A regular ‘routine’ cleaning regime will make ongoing maintenance easier, retaining the limestone’s aesthetic and promoting a hygienic environment.
How often this is needed will depend entirely on the setting, so this could be beneficial as a daily or a weekly clean, depending on how heavily your floor is used and how quickly it gets dirty.
Here’s how to give your limestone floor a routine clean
- Sweep or vacuum the floor, to remove dust and loose dirt.
- Dilute your cleaning product in warm water, according to the instructions on the packaging. Use a clean bucket or bowl and a well-wrung cloth or mop.
- At a high ‘routine cleaning’ dilution, most surfaces will not need to be rinsed.
Once grease and dirt builds up on a surface, tiles will be more difficult to clean and may become slippery.
A periodic deep clean may be necessary in high traffic areas, like kitchens and hallways, or after very busy periods, to thoroughly clean a surface.
Sometimes, the same detergent can be used for routine and deep cleaning, but the dilution and method will be different in each case.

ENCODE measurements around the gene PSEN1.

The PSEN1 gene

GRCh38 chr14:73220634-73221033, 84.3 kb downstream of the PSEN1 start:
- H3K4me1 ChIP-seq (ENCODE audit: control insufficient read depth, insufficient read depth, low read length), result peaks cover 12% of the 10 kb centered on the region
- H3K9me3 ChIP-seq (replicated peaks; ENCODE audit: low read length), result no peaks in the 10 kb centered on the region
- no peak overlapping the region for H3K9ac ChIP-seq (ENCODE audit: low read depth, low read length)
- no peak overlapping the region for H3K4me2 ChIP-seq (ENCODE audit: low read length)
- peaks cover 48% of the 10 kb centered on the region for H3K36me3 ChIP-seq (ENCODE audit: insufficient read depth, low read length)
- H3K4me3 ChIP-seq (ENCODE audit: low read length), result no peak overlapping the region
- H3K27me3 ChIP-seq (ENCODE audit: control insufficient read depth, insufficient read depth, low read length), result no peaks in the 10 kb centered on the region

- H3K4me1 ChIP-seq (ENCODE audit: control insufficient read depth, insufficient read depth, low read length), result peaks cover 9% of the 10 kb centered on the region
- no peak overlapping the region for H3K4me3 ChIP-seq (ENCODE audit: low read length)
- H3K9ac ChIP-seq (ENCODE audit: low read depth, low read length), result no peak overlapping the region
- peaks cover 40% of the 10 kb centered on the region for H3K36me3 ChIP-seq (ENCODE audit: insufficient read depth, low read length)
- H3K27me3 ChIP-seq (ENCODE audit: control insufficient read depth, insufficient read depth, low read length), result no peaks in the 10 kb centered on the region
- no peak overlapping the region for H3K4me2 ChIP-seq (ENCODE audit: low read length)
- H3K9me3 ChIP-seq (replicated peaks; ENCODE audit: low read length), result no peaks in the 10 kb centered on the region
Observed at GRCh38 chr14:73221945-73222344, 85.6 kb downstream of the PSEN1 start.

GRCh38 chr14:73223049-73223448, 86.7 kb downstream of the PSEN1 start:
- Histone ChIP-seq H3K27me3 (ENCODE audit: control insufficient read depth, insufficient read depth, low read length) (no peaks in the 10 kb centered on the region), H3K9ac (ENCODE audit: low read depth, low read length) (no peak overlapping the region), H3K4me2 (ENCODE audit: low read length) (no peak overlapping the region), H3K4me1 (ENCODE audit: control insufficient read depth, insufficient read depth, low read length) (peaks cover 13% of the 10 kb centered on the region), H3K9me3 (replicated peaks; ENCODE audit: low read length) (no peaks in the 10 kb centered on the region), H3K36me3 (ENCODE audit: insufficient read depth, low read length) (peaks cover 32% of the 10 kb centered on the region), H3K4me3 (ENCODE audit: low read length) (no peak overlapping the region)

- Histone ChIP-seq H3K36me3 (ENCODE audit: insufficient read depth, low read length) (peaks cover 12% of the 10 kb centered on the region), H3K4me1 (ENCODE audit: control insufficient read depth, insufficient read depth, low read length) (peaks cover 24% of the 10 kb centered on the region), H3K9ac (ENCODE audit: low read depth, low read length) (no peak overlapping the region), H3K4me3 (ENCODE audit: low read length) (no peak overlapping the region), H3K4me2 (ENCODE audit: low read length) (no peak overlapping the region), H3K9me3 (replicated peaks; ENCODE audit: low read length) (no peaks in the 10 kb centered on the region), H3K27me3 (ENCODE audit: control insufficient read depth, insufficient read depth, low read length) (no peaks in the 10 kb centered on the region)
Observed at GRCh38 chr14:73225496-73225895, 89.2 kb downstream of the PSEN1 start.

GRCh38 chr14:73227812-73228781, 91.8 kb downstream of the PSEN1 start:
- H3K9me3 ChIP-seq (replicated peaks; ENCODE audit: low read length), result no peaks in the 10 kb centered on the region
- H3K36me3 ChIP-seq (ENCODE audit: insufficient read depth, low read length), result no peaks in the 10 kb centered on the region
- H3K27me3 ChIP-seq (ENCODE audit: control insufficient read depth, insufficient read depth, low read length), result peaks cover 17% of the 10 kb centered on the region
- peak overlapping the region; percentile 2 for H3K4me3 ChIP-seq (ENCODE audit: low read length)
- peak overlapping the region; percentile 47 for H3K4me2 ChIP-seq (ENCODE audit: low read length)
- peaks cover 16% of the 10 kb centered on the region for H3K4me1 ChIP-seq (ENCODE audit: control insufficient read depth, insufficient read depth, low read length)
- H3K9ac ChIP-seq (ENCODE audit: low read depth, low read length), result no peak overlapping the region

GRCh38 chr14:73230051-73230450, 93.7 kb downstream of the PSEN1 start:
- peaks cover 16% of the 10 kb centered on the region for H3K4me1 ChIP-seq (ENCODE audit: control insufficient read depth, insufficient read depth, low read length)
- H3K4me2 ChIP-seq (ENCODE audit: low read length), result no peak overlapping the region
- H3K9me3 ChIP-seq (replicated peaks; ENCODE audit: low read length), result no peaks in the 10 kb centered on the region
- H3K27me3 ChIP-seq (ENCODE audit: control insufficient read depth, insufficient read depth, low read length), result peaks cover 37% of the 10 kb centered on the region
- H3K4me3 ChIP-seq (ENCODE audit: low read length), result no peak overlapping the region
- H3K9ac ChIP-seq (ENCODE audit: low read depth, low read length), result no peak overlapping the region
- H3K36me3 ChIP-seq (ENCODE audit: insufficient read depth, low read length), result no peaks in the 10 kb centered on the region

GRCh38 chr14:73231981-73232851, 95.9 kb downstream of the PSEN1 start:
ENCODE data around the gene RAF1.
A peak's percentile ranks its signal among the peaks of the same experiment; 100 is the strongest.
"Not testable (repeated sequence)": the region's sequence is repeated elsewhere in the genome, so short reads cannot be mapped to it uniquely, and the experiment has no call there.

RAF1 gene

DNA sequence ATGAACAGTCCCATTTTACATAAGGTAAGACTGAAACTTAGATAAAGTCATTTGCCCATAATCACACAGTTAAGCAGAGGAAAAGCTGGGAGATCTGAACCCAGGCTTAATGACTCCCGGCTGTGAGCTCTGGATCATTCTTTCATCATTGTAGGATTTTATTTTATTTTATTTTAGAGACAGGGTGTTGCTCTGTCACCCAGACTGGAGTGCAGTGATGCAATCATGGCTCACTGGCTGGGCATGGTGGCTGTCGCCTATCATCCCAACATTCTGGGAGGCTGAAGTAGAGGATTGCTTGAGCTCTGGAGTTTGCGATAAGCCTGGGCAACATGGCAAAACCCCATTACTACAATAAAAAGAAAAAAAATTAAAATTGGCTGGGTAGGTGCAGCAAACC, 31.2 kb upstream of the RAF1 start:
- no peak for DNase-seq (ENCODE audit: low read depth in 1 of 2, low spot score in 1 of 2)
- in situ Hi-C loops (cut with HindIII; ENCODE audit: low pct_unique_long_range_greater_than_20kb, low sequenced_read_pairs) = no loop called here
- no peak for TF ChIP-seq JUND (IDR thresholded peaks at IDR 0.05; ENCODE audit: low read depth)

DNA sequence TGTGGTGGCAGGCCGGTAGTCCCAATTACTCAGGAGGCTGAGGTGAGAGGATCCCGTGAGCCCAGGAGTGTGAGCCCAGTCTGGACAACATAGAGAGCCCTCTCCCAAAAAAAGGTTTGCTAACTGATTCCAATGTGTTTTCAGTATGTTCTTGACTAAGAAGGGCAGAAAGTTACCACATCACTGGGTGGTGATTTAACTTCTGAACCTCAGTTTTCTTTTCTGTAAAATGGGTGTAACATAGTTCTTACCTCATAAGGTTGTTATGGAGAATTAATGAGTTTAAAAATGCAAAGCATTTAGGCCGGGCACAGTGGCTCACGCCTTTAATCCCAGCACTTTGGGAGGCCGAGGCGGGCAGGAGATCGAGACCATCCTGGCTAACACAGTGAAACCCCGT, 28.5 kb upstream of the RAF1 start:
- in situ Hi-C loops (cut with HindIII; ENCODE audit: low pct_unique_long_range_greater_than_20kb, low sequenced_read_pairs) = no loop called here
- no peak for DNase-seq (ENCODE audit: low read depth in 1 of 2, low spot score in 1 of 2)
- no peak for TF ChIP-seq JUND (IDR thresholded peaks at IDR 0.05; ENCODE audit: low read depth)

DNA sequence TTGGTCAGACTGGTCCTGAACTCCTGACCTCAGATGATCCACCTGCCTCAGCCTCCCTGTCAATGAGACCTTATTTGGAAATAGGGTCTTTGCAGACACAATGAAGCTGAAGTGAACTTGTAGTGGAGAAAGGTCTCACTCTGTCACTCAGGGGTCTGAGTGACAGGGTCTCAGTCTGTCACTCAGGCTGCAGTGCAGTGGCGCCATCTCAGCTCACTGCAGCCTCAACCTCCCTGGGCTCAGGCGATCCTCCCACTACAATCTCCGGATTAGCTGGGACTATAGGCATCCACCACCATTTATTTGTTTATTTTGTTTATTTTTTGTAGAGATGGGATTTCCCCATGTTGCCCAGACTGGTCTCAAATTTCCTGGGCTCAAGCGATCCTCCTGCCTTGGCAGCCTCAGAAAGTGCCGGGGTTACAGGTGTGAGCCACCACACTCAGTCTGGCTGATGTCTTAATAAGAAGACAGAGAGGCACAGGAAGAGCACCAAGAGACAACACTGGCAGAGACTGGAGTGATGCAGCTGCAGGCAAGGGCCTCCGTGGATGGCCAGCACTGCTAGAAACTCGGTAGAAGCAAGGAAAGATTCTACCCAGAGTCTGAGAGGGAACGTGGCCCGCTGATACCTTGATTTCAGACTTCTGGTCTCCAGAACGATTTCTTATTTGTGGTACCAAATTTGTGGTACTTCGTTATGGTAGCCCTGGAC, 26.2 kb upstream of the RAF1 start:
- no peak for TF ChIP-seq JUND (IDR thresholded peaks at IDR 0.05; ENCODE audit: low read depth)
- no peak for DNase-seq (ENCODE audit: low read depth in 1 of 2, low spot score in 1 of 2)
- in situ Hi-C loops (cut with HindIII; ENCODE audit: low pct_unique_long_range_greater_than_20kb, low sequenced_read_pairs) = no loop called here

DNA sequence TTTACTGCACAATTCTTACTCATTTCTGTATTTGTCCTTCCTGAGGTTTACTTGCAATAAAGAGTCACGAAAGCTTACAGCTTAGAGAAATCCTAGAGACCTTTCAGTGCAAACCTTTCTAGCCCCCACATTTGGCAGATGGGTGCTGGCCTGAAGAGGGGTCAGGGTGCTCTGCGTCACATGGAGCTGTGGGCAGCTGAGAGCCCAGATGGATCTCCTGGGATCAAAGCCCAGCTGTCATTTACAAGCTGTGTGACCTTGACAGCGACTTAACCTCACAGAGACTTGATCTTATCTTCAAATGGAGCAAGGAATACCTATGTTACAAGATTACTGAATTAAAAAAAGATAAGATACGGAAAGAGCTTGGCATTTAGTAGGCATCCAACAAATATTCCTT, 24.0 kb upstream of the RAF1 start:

When you deep clean using a lower dilution, you will need to rinse the surface to remove residue – if the residue isn’t removed, it will create a film that will attract dirt, making future cleaning more difficult.
How to deep clean a limestone floor
- Sweep or vacuum the floor to remove dust and loose dirt.
- Dilute your cleaning product in warm water, according to instructions. We recommend ECOPROTEC® Stone & Tile Intensive Cleaner.
- Carefully follow the application instructions. Generally, detergent is applied with a mop and left to work for 5 – 10 minutes, whilst keeping the floor damp with additional solution. It’s then agitated with a pad, the dirty residue is removed and the surface is rinsed thoroughly.
- You may need to repeat the treatment if tiles are severely contaminated.
N.B Always seek advice before deep cleaning, to check that you are using a suitable product. Bear in mind that the stone may need to be resealed if the surface is completely stripped.